A hypothetical 2023 suspension for Deshaun Watson could save the Browns millions on the salary cap.
As ridiculous as it sounds, a lengthy suspension for Deshaun Watson in 2023 might be the best possible thing that could happen to the Cleveland Browns salary cap. The word we are now getting from the lawyers is that there will not be a civil trial during the 2022 football season, meaning that it’s not very likely that Watson will be suspended this season.
Presumably, however, he might receive a lengthy suspension by the NFL in the 2023 season. Without going into the particulars of his case, which you have all read about ad nauseum for the past year, many analysts think Watson could be suspended for several games, perhaps for six to eight games.
However, that is not a disaster. Far from it.
In fact, if you stop to think about it, this is a good thing that favors the Browns, because Watson’s 2023 salary is almost unaffordable at $55 million. If Commissioner Goodell can help lop off $20 or $25 million via a suspension, that may help general manager Andrew Berry balance his budget. In effect, a suspension might actually save the Browns’ season and extend their Super Bowl window another year.
When a player is suspended, the nature of a league suspension is to favor ownership, not the player. Few seem to believe that, but it is true. The player does not get paid, so the salary cap does not get charged. The player does not occupy a roster spot.
Looking at it objectively, it is a salary cap discount and an extra roster spot while your guy cools his jets and hones his game. There’s no injury risk. As long as you have a competent backup who can hold things together during the regular season, your guy is going to be even better when playoff time rolls around.
It’s kind of like having a Corvette that you keep in the garage while you drive the Chevrolet pickup truck to work. The Corvette is going to be there when you need it, but you have the Chevrolet take some of the Ohio potholes when you’re driving around town or commuting to work and back. It’s going to be okay.
Let’s run through some numbers for 2023. This is just hypothetical, okay? This writer does not claim to have special insight into the outcome of the 22 Civil suits or the likely response from Goodell. Let’s not even go there other than to note that there is speculation that Watson may (MAY) have to serve a lengthy suspension at some point in his Cleveland career and perhaps 2023 might be the year it happens.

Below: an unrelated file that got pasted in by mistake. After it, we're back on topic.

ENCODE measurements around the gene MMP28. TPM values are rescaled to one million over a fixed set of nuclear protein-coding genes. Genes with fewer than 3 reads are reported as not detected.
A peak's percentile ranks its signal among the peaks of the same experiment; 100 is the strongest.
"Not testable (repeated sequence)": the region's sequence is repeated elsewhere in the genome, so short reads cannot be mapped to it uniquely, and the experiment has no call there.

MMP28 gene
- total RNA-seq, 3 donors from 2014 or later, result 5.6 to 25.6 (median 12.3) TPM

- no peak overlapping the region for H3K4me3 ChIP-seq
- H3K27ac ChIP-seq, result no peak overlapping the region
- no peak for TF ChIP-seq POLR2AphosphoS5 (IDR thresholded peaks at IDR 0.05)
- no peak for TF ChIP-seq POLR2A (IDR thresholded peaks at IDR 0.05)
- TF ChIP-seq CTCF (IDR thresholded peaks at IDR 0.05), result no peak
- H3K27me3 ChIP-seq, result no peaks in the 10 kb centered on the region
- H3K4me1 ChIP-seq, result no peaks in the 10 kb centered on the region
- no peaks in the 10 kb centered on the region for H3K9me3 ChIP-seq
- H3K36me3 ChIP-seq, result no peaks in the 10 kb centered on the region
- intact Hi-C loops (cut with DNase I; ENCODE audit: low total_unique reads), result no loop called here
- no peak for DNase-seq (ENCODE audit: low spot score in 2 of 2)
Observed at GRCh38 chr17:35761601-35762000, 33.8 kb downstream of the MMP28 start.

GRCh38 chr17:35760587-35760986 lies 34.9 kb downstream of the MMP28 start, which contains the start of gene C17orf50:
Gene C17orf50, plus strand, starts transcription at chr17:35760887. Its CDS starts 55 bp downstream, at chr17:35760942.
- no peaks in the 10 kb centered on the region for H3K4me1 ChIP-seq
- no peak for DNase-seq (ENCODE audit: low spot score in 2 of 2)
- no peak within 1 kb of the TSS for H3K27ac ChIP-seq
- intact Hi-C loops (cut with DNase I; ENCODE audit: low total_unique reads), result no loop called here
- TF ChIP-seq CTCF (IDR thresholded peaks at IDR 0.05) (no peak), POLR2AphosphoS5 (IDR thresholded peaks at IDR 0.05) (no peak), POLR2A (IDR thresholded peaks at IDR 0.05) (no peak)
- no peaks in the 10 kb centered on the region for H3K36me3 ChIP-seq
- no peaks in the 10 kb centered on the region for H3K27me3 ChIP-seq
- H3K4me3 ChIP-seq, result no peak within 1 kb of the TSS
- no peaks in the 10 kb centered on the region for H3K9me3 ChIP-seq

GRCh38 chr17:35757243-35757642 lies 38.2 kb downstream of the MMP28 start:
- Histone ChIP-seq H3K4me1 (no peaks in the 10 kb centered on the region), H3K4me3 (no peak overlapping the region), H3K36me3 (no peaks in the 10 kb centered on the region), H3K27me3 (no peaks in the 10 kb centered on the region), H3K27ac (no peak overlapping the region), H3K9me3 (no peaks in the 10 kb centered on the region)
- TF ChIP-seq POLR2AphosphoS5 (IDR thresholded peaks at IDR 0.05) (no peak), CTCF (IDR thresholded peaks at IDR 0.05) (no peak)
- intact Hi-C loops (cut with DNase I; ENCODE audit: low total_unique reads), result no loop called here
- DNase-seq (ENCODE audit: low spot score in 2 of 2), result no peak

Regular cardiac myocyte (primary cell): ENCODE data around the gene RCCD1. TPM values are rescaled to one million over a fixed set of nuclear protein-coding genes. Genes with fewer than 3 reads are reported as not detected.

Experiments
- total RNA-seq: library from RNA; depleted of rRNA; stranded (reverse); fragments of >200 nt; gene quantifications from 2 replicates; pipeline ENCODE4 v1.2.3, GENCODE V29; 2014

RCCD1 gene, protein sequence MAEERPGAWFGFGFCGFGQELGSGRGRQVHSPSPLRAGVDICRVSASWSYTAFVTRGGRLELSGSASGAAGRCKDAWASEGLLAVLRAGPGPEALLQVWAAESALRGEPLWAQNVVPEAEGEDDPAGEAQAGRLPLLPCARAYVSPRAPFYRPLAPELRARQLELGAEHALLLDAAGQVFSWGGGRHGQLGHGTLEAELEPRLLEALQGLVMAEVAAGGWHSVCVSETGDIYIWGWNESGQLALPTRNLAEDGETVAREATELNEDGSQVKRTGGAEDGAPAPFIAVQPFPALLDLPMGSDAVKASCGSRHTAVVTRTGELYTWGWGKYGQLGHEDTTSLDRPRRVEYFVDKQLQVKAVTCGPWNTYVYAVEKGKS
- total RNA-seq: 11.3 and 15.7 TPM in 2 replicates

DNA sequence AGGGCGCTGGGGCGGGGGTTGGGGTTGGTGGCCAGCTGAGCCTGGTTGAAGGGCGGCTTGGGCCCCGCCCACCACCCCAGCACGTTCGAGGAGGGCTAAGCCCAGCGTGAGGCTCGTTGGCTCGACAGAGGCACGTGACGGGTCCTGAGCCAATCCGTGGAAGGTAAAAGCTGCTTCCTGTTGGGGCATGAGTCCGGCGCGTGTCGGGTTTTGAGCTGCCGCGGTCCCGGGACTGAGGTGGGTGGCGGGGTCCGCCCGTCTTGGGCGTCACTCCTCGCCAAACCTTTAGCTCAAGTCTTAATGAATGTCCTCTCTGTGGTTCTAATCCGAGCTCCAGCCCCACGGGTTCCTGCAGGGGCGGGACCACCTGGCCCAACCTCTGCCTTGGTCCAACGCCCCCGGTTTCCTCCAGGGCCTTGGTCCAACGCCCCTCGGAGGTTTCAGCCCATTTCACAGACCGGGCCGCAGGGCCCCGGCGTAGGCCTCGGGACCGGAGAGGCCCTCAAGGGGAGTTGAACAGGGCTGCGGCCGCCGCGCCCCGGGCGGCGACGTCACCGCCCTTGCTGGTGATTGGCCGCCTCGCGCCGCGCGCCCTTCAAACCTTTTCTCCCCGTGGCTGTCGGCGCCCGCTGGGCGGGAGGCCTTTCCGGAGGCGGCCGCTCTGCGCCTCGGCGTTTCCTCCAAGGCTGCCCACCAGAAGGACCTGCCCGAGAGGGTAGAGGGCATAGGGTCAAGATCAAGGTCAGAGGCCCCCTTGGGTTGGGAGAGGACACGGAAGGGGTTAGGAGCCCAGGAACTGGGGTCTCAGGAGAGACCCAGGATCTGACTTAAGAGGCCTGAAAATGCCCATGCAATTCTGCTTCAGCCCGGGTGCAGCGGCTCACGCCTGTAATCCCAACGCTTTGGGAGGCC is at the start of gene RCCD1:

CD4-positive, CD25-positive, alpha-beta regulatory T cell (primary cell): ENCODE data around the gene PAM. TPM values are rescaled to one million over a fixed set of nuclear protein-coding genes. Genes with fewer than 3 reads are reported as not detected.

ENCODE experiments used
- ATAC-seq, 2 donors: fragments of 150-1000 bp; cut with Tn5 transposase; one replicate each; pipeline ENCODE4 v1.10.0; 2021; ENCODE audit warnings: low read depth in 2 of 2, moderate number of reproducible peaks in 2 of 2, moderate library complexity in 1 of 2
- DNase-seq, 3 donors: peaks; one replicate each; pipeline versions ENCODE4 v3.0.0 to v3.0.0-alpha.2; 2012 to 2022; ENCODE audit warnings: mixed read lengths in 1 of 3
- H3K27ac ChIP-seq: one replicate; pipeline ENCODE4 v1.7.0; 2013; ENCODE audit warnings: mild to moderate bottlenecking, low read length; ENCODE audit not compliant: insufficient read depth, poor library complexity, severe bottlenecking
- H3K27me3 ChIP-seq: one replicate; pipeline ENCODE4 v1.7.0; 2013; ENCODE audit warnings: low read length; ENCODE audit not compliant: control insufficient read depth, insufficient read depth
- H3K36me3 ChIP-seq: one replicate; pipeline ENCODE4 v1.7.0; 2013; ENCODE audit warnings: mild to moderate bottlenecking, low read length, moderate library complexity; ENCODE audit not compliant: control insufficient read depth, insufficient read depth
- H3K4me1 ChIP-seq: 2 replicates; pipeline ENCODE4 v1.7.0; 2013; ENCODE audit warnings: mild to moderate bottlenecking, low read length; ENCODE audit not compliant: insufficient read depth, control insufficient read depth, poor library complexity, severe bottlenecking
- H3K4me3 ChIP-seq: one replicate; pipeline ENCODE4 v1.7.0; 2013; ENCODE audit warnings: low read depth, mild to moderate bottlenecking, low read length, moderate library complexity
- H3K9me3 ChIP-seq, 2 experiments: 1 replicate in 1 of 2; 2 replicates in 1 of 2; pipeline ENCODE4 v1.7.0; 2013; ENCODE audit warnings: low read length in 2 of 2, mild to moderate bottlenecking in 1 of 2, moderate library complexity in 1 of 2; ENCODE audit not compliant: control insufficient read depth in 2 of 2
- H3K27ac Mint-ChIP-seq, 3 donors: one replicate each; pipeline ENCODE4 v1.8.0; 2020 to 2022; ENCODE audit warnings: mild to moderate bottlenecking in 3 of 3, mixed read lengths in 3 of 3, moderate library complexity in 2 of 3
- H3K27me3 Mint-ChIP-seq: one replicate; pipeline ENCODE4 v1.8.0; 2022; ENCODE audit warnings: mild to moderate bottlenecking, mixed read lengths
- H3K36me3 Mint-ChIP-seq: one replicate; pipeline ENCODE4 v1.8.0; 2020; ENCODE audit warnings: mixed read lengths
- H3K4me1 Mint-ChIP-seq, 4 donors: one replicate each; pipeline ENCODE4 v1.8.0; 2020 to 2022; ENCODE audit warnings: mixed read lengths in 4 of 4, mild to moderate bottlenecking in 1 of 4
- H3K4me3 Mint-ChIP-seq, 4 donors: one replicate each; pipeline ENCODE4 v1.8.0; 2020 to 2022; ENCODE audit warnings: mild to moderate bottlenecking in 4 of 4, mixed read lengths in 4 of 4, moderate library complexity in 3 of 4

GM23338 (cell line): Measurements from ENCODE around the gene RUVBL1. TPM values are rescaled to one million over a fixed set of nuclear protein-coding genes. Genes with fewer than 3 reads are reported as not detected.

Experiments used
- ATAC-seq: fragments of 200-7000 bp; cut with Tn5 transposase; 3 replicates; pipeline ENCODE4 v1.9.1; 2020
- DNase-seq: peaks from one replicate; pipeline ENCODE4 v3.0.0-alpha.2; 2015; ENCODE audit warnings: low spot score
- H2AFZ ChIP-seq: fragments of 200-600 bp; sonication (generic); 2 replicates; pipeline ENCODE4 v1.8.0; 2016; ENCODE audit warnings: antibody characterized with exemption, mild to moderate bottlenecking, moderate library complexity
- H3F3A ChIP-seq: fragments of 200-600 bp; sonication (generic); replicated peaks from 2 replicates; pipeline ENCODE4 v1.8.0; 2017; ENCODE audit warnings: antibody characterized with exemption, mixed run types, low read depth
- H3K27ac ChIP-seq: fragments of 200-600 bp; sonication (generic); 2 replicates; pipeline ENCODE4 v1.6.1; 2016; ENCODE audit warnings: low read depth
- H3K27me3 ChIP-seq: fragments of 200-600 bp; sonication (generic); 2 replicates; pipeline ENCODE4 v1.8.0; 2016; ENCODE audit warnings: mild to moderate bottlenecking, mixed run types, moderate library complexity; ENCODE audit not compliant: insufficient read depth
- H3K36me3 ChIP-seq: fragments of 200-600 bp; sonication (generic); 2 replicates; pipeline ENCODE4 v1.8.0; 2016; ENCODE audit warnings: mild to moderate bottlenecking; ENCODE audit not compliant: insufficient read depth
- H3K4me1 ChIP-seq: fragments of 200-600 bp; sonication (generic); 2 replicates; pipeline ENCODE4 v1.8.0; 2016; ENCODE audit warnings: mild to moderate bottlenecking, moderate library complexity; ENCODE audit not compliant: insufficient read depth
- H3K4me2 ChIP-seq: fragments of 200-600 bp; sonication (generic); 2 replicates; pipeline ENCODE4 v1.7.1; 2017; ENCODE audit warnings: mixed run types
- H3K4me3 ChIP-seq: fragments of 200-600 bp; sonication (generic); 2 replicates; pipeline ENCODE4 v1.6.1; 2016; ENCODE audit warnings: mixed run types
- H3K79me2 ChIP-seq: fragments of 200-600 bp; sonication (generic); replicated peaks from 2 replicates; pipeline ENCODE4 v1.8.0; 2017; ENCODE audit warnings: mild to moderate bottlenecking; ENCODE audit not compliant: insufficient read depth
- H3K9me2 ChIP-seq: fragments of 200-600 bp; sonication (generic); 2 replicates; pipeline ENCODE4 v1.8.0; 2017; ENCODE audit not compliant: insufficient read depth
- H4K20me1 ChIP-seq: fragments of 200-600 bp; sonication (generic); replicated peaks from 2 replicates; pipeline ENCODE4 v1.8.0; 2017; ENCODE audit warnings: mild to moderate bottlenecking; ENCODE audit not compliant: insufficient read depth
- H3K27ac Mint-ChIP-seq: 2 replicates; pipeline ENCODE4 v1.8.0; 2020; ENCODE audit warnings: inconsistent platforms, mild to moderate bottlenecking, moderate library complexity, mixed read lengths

Nothing is for certain. However, this writer does claim to have insight into the impact that Watson’s salary cap charges will have on the Cleveland Browns football team, and it is not pretty.
If Watson is paid for all 17 games, his 2023 cap charge will be a record $55.0 million dollars, according to Spotract.com. The next highest is Dak Prescott of the Cowboys at $49.1 million followed by Patrick Mahomes of the Chiefs at $46.8 million. We don’t know what the cap allowance is going to be next season, but the highest estimates put it at $225 million, meaning that Watson would be getting 24.4% of the cap allowance, Prescott 21.8% and Mahomes 20.8%.
These numbers are completely nuts and probably will prevent their teams from contending unless they can restructure (disclaimer: some sharp-eyed fan may point out that Jimmy Garoppolo’s 2018 contract was for a very high percentage of the cap, but that was because the 49ers had saved $59 million in carry cap space from 2017 and used a big chunk of that to pay his bonus money up front. Hence Garoppolo’s deal was not overly impactful on the 49ers 2018 budget).
Had there been a suspension in 2022 (and again, the buzz seems to be that this is not going to happen), the financial impact of a suspension on the Browns would have been minimal because Watson’s first year salary cap charge is only $10 million. Hypothetically, then, an eight-game suspension would have saved the Browns 8/17 * $10 million = $4.7 million dollars.
That’s not much money. Andrew Berry’s wife finds that much money in the dryer when it is her turn to do the laundry for her husband.
However, a hypothetical eight-game suspension in 2023 would save the Browns $25.9 million. That’s enough to afford an All-Pro defensive end for an entire season. Just as long as they get him back in time for the playoffs, it is probably a good thing.
Jacoby Brissett is a good enough quarterback to win with the Browns. In 2023, the Browns figure to still have the fat kids, plus Nick Chubb, Amari Cooper and Harrison Bryant. It’s not rocket science to win.
Hopefully there will be no videos on public media showing Amari Cooper getting open and being ignored by Brissett, so as long as Brissett plays his game and lets his star players do their jobs, he will win enough games to get the Browns and Watson into the playoffs.
If Watson does not get suspended, the Browns will be pressed for salary cap space. In fact, the 29 players currently under contract for 2023 total $220 million worth of payroll. Some of Andrew Berry’s little gems include $7.5 million of dead money owed to Austin Hooper to not play for them.
Also, he has “voidable year” bonuses (bonus money that they have to pay even though the contract has expired) including a $6.0 million dollar bonus for Jack Conklin, and $3.75 million for Troy Hill, according to Overthecap.com.
They literally will not be able to pay a 53-player roster and will have no money left for draft picks or free agents as the payroll is now configured. What it means in reality is that Andrew Berry would have to restructure several contracts and trade away a few major players.
The net assessment from this corner is that the 2023 payroll is a disaster. So please, Commissioner Goodell, suspend our quarterback, and make it a good long one.